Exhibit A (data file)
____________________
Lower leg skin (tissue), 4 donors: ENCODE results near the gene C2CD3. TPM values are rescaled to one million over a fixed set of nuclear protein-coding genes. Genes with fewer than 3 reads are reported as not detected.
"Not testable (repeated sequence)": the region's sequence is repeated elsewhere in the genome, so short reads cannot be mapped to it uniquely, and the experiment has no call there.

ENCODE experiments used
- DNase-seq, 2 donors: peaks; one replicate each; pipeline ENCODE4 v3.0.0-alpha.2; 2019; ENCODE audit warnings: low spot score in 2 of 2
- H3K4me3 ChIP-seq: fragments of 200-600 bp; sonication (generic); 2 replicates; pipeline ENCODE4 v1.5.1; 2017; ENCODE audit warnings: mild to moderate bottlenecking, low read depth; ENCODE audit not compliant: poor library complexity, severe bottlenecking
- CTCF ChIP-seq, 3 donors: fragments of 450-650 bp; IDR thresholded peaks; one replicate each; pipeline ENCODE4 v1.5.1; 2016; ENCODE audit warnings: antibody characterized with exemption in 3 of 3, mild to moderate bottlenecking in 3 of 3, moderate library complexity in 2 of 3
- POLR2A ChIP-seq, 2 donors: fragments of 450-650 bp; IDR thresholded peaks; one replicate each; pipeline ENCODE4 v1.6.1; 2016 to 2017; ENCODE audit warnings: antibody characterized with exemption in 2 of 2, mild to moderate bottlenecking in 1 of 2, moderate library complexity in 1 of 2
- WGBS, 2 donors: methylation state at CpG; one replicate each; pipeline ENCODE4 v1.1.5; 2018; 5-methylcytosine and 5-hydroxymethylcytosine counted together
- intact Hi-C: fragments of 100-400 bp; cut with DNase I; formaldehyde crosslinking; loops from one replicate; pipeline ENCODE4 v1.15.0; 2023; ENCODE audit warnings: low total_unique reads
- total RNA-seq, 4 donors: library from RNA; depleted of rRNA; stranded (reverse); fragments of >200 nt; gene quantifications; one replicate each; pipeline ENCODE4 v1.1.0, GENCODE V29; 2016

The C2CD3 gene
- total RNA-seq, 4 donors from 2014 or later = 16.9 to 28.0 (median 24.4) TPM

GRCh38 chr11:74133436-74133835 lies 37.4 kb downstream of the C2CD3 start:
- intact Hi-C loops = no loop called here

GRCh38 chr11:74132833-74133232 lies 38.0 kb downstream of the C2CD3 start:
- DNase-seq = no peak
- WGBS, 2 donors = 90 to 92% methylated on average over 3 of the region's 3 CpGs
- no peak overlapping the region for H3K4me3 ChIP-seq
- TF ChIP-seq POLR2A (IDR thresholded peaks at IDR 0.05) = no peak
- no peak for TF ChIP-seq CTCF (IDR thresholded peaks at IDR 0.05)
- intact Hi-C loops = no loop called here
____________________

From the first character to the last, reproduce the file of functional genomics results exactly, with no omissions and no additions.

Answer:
Lower leg skin (tissue), 4 donors: ENCODE results near the gene C2CD3. TPM values are rescaled to one million over a fixed set of nuclear protein-coding genes. Genes with fewer than 3 reads are reported as not detected.
"Not testable (repeated sequence)": the region's sequence is repeated elsewhere in the genome, so short reads cannot be mapped to it uniquely, and the experiment has no call there.

ENCODE experiments used
- DNase-seq, 2 donors: peaks; one replicate each; pipeline ENCODE4 v3.0.0-alpha.2; 2019; ENCODE audit warnings: low spot score in 2 of 2
- H3K4me3 ChIP-seq: fragments of 200-600 bp; sonication (generic); 2 replicates; pipeline ENCODE4 v1.5.1; 2017; ENCODE audit warnings: mild to moderate bottlenecking, low read depth; ENCODE audit not compliant: poor library complexity, severe bottlenecking
- CTCF ChIP-seq, 3 donors: fragments of 450-650 bp; IDR thresholded peaks; one replicate each; pipeline ENCODE4 v1.5.1; 2016; ENCODE audit warnings: antibody characterized with exemption in 3 of 3, mild to moderate bottlenecking in 3 of 3, moderate library complexity in 2 of 3
- POLR2A ChIP-seq, 2 donors: fragments of 450-650 bp; IDR thresholded peaks; one replicate each; pipeline ENCODE4 v1.6.1; 2016 to 2017; ENCODE audit warnings: antibody characterized with exemption in 2 of 2, mild to moderate bottlenecking in 1 of 2, moderate library complexity in 1 of 2
- WGBS, 2 donors: methylation state at CpG; one replicate each; pipeline ENCODE4 v1.1.5; 2018; 5-methylcytosine and 5-hydroxymethylcytosine counted together
- intact Hi-C: fragments of 100-400 bp; cut with DNase I; formaldehyde crosslinking; loops from one replicate; pipeline ENCODE4 v1.15.0; 2023; ENCODE audit warnings: low total_unique reads
- total RNA-seq, 4 donors: library from RNA; depleted of rRNA; stranded (reverse); fragments of >200 nt; gene quantifications; one replicate each; pipeline ENCODE4 v1.1.0, GENCODE V29; 2016

The C2CD3 gene
- total RNA-seq, 4 donors from 2014 or later = 16.9 to 28.0 (median 24.4) TPM

GRCh38 chr11:74133436-74133835 lies 37.4 kb downstream of the C2CD3 start:
- intact Hi-C loops = no loop called here

GRCh38 chr11:74132833-74133232 lies 38.0 kb downstream of the C2CD3 start:
- DNase-seq = no peak
- WGBS, 2 donors = 90 to 92% methylated on average over 3 of the region's 3 CpGs
- no peak overlapping the region for H3K4me3 ChIP-seq
- TF ChIP-seq POLR2A (IDR thresholded peaks at IDR 0.05) = no peak
- no peak for TF ChIP-seq CTCF (IDR thresholded peaks at IDR 0.05)
- intact Hi-C loops = no loop called here